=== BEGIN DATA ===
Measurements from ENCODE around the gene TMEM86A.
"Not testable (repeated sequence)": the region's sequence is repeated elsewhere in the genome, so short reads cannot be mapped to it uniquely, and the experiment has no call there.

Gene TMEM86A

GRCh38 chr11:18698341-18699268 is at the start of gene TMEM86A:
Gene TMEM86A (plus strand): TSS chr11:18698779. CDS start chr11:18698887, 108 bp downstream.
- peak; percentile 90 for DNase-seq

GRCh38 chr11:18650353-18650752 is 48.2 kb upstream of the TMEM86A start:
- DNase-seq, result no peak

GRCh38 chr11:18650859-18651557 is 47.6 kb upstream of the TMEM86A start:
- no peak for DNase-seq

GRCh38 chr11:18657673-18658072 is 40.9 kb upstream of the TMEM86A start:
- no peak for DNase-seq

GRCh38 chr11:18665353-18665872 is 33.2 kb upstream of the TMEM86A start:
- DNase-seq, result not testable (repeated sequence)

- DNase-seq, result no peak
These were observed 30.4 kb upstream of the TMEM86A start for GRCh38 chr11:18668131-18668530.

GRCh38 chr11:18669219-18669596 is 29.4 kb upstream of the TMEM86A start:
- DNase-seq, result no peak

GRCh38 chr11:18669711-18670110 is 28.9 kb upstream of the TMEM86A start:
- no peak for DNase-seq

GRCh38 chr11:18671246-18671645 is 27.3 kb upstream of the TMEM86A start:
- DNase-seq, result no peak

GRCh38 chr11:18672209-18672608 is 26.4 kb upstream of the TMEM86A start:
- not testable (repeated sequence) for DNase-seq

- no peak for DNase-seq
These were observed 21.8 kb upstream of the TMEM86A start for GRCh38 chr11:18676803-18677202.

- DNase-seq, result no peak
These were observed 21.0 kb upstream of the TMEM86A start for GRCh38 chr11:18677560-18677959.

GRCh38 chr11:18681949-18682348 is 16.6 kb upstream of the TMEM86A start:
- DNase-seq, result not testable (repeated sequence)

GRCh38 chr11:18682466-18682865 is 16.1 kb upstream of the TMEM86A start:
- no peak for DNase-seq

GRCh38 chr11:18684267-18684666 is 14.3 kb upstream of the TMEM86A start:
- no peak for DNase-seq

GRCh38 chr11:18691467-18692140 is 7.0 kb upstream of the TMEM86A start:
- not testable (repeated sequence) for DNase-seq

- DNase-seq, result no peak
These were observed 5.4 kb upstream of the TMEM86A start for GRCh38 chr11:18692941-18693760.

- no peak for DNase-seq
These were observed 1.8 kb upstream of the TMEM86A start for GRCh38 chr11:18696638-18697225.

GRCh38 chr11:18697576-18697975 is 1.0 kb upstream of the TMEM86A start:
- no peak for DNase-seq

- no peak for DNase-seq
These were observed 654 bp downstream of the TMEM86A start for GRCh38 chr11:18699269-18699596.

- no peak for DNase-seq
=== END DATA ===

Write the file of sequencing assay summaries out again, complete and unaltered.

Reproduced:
Measurements from ENCODE around the gene TMEM86A.
"Not testable (repeated sequence)": the region's sequence is repeated elsewhere in the genome, so short reads cannot be mapped to it uniquely, and the experiment has no call there.

Gene TMEM86A

GRCh38 chr11:18698341-18699268 is at the start of gene TMEM86A:
Gene TMEM86A (plus strand): TSS chr11:18698779. CDS start chr11:18698887, 108 bp downstream.
- peak; percentile 90 for DNase-seq

GRCh38 chr11:18650353-18650752 is 48.2 kb upstream of the TMEM86A start:
- DNase-seq, result no peak

GRCh38 chr11:18650859-18651557 is 47.6 kb upstream of the TMEM86A start:
- no peak for DNase-seq

GRCh38 chr11:18657673-18658072 is 40.9 kb upstream of the TMEM86A start:
- no peak for DNase-seq

GRCh38 chr11:18665353-18665872 is 33.2 kb upstream of the TMEM86A start:
- DNase-seq, result not testable (repeated sequence)

- DNase-seq, result no peak
These were observed 30.4 kb upstream of the TMEM86A start for GRCh38 chr11:18668131-18668530.

GRCh38 chr11:18669219-18669596 is 29.4 kb upstream of the TMEM86A start:
- DNase-seq, result no peak

GRCh38 chr11:18669711-18670110 is 28.9 kb upstream of the TMEM86A start:
- no peak for DNase-seq

GRCh38 chr11:18671246-18671645 is 27.3 kb upstream of the TMEM86A start:
- DNase-seq, result no peak

GRCh38 chr11:18672209-18672608 is 26.4 kb upstream of the TMEM86A start:
- not testable (repeated sequence) for DNase-seq

- no peak for DNase-seq
These were observed 21.8 kb upstream of the TMEM86A start for GRCh38 chr11:18676803-18677202.

- DNase-seq, result no peak
These were observed 21.0 kb upstream of the TMEM86A start for GRCh38 chr11:18677560-18677959.

GRCh38 chr11:18681949-18682348 is 16.6 kb upstream of the TMEM86A start:
- DNase-seq, result not testable (repeated sequence)

GRCh38 chr11:18682466-18682865 is 16.1 kb upstream of the TMEM86A start:
- no peak for DNase-seq

GRCh38 chr11:18684267-18684666 is 14.3 kb upstream of the TMEM86A start:
- no peak for DNase-seq

GRCh38 chr11:18691467-18692140 is 7.0 kb upstream of the TMEM86A start:
- not testable (repeated sequence) for DNase-seq

- DNase-seq, result no peak
These were observed 5.4 kb upstream of the TMEM86A start for GRCh38 chr11:18692941-18693760.

- no peak for DNase-seq
These were observed 1.8 kb upstream of the TMEM86A start for GRCh38 chr11:18696638-18697225.

GRCh38 chr11:18697576-18697975 is 1.0 kb upstream of the TMEM86A start:
- no peak for DNase-seq

- no peak for DNase-seq
These were observed 654 bp downstream of the TMEM86A start for GRCh38 chr11:18699269-18699596.

- no peak for DNase-seq